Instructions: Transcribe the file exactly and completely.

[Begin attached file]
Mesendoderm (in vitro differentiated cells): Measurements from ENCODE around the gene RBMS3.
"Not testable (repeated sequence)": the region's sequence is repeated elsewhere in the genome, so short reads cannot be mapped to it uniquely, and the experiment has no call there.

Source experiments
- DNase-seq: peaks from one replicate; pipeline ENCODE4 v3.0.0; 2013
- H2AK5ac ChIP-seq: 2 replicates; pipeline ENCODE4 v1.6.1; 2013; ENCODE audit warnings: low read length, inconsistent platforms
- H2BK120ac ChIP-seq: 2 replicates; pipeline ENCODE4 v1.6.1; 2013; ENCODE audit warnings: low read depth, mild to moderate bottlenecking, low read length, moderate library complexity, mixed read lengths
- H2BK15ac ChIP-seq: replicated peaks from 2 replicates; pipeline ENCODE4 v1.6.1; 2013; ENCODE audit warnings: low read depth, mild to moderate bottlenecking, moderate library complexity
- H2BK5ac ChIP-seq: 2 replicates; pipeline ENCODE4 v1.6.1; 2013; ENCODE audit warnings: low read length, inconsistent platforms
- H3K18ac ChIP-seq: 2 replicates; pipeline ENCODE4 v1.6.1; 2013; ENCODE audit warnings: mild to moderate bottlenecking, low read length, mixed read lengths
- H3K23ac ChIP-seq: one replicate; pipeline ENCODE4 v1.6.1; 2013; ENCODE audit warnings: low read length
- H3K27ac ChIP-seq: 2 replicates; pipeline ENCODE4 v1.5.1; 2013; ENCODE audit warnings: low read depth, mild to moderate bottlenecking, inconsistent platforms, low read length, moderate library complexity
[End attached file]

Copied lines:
Mesendoderm (in vitro differentiated cells): Measurements from ENCODE around the gene RBMS3.
"Not testable (repeated sequence)": the region's sequence is repeated elsewhere in the genome, so short reads cannot be mapped to it uniquely, and the experiment has no call there.

Source experiments
- DNase-seq: peaks from one replicate; pipeline ENCODE4 v3.0.0; 2013
- H2AK5ac ChIP-seq: 2 replicates; pipeline ENCODE4 v1.6.1; 2013; ENCODE audit warnings: low read length, inconsistent platforms
- H2BK120ac ChIP-seq: 2 replicates; pipeline ENCODE4 v1.6.1; 2013; ENCODE audit warnings: low read depth, mild to moderate bottlenecking, low read length, moderate library complexity, mixed read lengths
- H2BK15ac ChIP-seq: replicated peaks from 2 replicates; pipeline ENCODE4 v1.6.1; 2013; ENCODE audit warnings: low read depth, mild to moderate bottlenecking, moderate library complexity
- H2BK5ac ChIP-seq: 2 replicates; pipeline ENCODE4 v1.6.1; 2013; ENCODE audit warnings: low read length, inconsistent platforms
- H3K18ac ChIP-seq: 2 replicates; pipeline ENCODE4 v1.6.1; 2013; ENCODE audit warnings: mild to moderate bottlenecking, low read length, mixed read lengths
- H3K23ac ChIP-seq: one replicate; pipeline ENCODE4 v1.6.1; 2013; ENCODE audit warnings: low read length
- H3K27ac ChIP-seq: 2 replicates; pipeline ENCODE4 v1.5.1; 2013; ENCODE audit warnings: low read depth, mild to moderate bottlenecking, inconsistent platforms, low read length, moderate library complexity